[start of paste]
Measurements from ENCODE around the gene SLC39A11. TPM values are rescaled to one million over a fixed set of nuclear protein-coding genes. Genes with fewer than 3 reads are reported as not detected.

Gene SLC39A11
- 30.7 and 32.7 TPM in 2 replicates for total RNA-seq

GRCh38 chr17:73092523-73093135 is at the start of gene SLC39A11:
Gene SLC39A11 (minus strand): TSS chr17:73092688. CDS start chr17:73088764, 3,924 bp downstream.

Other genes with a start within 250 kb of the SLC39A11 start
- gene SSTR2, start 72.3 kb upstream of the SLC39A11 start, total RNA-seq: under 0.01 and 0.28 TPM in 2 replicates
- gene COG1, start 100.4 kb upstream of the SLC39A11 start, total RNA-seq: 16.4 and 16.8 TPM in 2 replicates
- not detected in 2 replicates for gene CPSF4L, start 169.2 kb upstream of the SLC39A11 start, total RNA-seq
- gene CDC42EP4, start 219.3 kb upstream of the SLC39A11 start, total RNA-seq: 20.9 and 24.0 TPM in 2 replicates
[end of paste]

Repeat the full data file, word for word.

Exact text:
Measurements from ENCODE around the gene SLC39A11. TPM values are rescaled to one million over a fixed set of nuclear protein-coding genes. Genes with fewer than 3 reads are reported as not detected.

Gene SLC39A11
- 30.7 and 32.7 TPM in 2 replicates for total RNA-seq

GRCh38 chr17:73092523-73093135 is at the start of gene SLC39A11:
Gene SLC39A11 (minus strand): TSS chr17:73092688. CDS start chr17:73088764, 3,924 bp downstream.

Other genes with a start within 250 kb of the SLC39A11 start
- gene SSTR2, start 72.3 kb upstream of the SLC39A11 start, total RNA-seq: under 0.01 and 0.28 TPM in 2 replicates
- gene COG1, start 100.4 kb upstream of the SLC39A11 start, total RNA-seq: 16.4 and 16.8 TPM in 2 replicates
- not detected in 2 replicates for gene CPSF4L, start 169.2 kb upstream of the SLC39A11 start, total RNA-seq
- gene CDC42EP4, start 219.3 kb upstream of the SLC39A11 start, total RNA-seq: 20.9 and 24.0 TPM in 2 replicates